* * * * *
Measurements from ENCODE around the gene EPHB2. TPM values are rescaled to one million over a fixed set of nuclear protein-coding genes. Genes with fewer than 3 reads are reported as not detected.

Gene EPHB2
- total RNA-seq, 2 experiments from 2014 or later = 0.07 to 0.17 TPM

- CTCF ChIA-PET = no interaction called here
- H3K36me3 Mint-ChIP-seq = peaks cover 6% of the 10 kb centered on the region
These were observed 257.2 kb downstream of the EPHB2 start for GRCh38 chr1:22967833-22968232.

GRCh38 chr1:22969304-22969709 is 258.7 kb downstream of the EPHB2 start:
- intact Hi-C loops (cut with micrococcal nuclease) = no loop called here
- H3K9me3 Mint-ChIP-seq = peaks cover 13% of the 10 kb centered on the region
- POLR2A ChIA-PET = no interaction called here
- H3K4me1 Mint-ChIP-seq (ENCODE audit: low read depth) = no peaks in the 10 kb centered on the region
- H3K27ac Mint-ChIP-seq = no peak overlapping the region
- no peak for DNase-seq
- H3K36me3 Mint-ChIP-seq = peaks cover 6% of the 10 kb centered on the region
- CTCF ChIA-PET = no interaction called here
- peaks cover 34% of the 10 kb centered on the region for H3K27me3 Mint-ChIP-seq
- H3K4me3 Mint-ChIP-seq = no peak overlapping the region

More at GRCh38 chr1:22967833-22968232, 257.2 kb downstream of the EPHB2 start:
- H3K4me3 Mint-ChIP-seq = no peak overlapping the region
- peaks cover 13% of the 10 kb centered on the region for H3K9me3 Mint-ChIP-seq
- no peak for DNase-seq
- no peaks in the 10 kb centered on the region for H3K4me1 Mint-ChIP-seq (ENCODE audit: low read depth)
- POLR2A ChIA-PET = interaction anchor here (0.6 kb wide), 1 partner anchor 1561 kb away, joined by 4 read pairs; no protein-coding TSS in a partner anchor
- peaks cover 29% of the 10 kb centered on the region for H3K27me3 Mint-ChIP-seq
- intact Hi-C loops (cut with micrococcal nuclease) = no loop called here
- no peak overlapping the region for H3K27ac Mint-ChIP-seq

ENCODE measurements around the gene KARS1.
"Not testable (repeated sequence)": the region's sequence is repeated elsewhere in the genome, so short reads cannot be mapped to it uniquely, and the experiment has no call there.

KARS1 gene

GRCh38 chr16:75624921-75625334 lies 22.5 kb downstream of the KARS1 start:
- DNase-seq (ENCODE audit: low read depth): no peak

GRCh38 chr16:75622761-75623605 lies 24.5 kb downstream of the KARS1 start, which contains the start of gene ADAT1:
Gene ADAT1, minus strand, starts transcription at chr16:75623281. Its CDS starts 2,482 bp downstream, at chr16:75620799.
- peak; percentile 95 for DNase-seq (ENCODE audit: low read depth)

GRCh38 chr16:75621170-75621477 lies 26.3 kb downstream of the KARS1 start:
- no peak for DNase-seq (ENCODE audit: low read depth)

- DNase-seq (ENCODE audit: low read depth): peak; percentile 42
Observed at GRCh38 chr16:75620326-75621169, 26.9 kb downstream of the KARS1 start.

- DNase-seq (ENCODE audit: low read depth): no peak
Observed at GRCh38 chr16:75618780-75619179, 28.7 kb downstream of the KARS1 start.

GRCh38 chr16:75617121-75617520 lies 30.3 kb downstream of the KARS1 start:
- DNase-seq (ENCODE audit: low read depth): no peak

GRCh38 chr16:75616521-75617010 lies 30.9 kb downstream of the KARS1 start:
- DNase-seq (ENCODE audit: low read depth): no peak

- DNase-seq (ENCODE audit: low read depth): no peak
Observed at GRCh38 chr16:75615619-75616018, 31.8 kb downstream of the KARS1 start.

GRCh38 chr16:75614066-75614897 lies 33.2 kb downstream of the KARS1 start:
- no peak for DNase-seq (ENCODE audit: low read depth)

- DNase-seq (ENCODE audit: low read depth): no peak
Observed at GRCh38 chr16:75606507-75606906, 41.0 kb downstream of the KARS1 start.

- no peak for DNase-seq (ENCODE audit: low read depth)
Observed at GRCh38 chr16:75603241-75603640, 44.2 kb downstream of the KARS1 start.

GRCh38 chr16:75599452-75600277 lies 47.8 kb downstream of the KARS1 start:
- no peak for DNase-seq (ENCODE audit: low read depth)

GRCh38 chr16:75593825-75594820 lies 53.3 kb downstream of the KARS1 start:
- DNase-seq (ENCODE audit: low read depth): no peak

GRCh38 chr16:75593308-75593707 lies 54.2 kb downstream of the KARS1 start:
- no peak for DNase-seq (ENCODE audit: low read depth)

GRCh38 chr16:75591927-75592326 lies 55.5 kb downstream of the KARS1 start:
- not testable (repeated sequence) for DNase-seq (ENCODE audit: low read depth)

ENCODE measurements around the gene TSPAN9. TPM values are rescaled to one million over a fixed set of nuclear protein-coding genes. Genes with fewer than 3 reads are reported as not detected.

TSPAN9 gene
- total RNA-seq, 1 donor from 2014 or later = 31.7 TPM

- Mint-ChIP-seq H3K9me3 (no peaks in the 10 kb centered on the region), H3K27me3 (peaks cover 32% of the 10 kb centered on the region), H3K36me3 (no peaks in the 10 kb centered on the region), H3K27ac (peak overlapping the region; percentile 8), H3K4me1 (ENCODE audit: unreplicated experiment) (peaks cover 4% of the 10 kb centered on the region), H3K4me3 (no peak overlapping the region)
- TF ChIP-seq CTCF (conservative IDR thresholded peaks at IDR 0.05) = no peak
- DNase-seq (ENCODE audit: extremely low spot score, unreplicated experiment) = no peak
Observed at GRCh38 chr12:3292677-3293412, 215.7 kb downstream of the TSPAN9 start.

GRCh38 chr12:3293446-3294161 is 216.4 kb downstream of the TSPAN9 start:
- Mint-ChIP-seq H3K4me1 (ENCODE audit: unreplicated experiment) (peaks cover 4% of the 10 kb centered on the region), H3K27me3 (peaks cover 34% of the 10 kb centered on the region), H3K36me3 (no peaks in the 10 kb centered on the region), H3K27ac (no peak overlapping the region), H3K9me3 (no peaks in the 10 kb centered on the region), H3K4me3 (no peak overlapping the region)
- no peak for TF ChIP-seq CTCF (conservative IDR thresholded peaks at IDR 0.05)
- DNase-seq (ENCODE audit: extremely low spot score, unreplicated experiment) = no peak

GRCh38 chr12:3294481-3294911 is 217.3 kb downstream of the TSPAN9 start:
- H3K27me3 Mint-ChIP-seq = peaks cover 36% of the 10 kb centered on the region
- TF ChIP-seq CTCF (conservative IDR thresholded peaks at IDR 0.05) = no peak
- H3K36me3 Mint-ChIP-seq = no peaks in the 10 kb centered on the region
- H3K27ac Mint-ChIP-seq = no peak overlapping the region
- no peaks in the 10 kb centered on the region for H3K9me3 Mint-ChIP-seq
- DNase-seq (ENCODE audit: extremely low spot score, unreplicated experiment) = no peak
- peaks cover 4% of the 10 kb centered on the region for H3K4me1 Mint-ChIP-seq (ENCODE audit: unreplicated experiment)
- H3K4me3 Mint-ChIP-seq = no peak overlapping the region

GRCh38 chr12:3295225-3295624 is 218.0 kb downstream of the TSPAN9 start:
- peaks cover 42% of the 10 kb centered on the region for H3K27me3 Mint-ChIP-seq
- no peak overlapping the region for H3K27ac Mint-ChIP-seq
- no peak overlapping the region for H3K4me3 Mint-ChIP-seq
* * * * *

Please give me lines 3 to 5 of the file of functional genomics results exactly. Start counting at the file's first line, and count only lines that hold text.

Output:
- total RNA-seq, 2 experiments from 2014 or later = 0.07 to 0.17 TPM

- CTCF ChIA-PET = no interaction called here
- H3K36me3 Mint-ChIP-seq = peaks cover 6% of the 10 kb centered on the region